Latest post Mon, Mar 23 2009 8:30 PM by Rob Stowell. 3 replies.
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  • Sat, Mar 14 2009 1:45 PM

    generation loss?

    If you import a Quicktime DV .mov video file into Avid Free DV, edit it cuts only, one video track, no transitions, effects or color correction, and export it as a Quicktime DV .mov file with the same settings, is there any recompression/generation loss, or is the file just copied?  (Note: the Same as Source button in the export window of Free DV is grayed out).  I am interested in sharing work on a project that can be assembled later on one computer, and don't want to lose picture quality.

  • Sat, Mar 14 2009 5:18 PM In reply to

    Re: generation loss?

    Hi,

    It's not just copied.  Free DV makes media files out of it when you import it, and makes a new QT movie out of it when you export it.  It's been a long time since I used Free DV, but if I remember correctly you can limit the amount of compression when you export by selecting a codec like Animation.  Sorry I don't have better news, but it really wasn't designed for serious work; it was intended to be a taster. 

    If you want serious, you could download the free 14 day fully functional trial version of Media Composer.  If you can finish whatever you're doing in 2 weeks, it might work for you.

    good luck,
    Carl

    Media Composer 2018.12.1 w/Symphony/SS/PF options, HP Envy 17t-j100 Quad Edition laptop, Windows 10 Pro, Intel Core i7 2.4GHz, 16 GB RAM, nVidia GeForce... [view my complete system specs]

    "There is hardly anything in the world that some man cannot make a little worse and sell a little cheaper, and the people who only consider the price are this man's lawful prey."  - John Ruskin (1819-1900)

     

    Carl Amoscato | Freelance Film & Video Editor | London, UK

  • Sun, Mar 15 2009 12:38 PM In reply to

    Re: generation loss?

    It is my understanding that when you import a file with the proper specs for, say, Quicktime DV, and click on the option that retains the resolution of the source file, that the Avid doesn't recompress, but rewraps the file, chops it up into 2 GB pieces, and puts it into the OMFI MediaFiles folder.  I heard that even the Avid DV Codec is still regular DV with instructions on how to interpret stuff like color.  It seems to work the same (and the import options are the same) on the Media Composer I use at work, the Xpress DV I have at home, and the Free DV I am setting up for a friend to use for a personal project.

     

    However, I suspect that Free DV does recompress upon EXPORT.  I think I will experiment using scopes to look at exported files.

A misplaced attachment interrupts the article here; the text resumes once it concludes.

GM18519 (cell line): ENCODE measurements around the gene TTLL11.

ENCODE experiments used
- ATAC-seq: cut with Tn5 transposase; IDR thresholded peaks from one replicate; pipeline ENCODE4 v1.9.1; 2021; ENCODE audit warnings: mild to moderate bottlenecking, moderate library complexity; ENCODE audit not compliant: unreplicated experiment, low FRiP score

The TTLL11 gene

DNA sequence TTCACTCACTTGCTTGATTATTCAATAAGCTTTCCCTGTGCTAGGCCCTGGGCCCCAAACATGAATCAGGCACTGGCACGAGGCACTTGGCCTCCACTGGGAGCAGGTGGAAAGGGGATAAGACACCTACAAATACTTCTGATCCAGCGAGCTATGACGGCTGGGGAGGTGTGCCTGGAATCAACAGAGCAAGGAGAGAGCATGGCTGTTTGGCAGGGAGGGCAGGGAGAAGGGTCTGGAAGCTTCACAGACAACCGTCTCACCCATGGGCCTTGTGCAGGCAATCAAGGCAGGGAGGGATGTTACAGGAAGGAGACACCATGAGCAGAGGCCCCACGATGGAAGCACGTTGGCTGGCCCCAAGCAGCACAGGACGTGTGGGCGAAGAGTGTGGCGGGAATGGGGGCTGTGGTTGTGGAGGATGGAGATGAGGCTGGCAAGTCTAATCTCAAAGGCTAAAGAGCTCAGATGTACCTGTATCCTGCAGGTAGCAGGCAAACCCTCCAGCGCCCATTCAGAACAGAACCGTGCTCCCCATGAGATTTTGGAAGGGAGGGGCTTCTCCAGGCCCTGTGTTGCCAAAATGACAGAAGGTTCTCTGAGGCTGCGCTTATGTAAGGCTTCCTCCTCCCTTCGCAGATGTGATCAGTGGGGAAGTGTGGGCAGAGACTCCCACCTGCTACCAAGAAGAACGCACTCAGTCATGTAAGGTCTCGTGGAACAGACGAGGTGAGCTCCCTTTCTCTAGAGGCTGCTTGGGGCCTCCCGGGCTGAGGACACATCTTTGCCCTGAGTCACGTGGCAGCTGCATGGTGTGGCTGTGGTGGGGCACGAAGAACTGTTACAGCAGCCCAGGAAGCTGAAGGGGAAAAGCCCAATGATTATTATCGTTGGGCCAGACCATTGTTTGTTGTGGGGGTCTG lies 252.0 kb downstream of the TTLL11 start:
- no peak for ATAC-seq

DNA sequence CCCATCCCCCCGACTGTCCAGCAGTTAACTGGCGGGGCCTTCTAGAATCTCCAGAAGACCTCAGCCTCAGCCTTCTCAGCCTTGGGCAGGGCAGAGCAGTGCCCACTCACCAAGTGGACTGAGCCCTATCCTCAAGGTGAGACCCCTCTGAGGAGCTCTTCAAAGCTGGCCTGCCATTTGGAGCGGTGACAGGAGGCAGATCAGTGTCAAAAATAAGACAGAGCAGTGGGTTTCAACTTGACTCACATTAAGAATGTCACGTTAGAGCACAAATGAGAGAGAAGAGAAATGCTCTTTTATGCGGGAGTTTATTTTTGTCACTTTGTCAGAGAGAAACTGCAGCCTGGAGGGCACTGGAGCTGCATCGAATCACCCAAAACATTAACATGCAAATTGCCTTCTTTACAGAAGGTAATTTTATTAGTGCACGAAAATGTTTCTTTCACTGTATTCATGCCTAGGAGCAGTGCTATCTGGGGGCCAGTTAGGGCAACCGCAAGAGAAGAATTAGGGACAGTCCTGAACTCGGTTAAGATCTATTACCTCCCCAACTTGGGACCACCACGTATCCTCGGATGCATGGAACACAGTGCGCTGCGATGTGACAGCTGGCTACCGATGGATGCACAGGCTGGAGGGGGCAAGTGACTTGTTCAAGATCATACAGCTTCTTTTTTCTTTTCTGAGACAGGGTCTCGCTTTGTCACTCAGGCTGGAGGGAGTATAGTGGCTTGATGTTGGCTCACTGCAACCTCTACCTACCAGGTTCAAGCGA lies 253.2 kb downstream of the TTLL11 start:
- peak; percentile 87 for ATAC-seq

Actually, Avid Free DV has its limitations like the number of audio and video tracks and transitions, but is still a very capable and stable editor.  And it uses the Avid interface, which is the best, especially some of the trim tools.  Apple's Final Cut is starting to creep into our workplace, but none of our editors WHO KNOW AVID want anything to do with it.  Final Cut is very powerful, but you often have to do things in complicated ways.  For some projects, Avid Free DV is actually easier to work with.  The project I want to set up Free DV for involves interviews done with two camcorders.  The two raw tapes will be synced in the timeline, then when that sequence is loaded in the footage monitor, subclips can be made and saved that retain both video tracks.  When the subclips are loaded into the timeline of the final sequence, the two video tracks are still in sync with the audio, and the unwanted camera angle can be edited out, and video tracks trimmed to overlap audio edits.  It is so much easier when using an Avid, even Free DV.

  • Mon, Mar 23 2009 8:30 PM In reply to

    • Rob Stowell
    • Top 500 Contributor
    • Joined on Thu, Oct 13 2005
    • Christchurch, New Zealand
    • Posts 379
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    Re: generation loss?

    Hi Public Servant- pretty sure you're dead right about quality: dv is dv. The only "losses" occur when you start using transitions etc, and they are fairly acceptable in most cases anyway. The import and export options are the same as MC, except there's no QT Ref export. I've used the uncompressed "animation" codec, but for DV material, and what I'm doing, DV (effectively "same as source" as you can still choose the avid codec) has been fine.

    That sort of two-cam cutting is great- I do it a lot (a sort of primative multicam, though I don't use subclips, but usually do my cutting on the timeline). Totally agree about the avid workflow- with one or two minor exceptions, it's terrific- the best (at least since discreet's edit*). One of the reasons is there's almost always two- or three or four- different ways of acheiving the same result- flexible tools make an NLE. Free DV is no exception.

    Dell T5400 quad core xeon, 4 GBs ram, media on striped pair of 750MBs sata drives, nvidia 3700 gfx, MC 3 and Edius 5 with HDStorm. hp xw3200 1 gig ram... [view my complete system specs]

    kia ora- Rob

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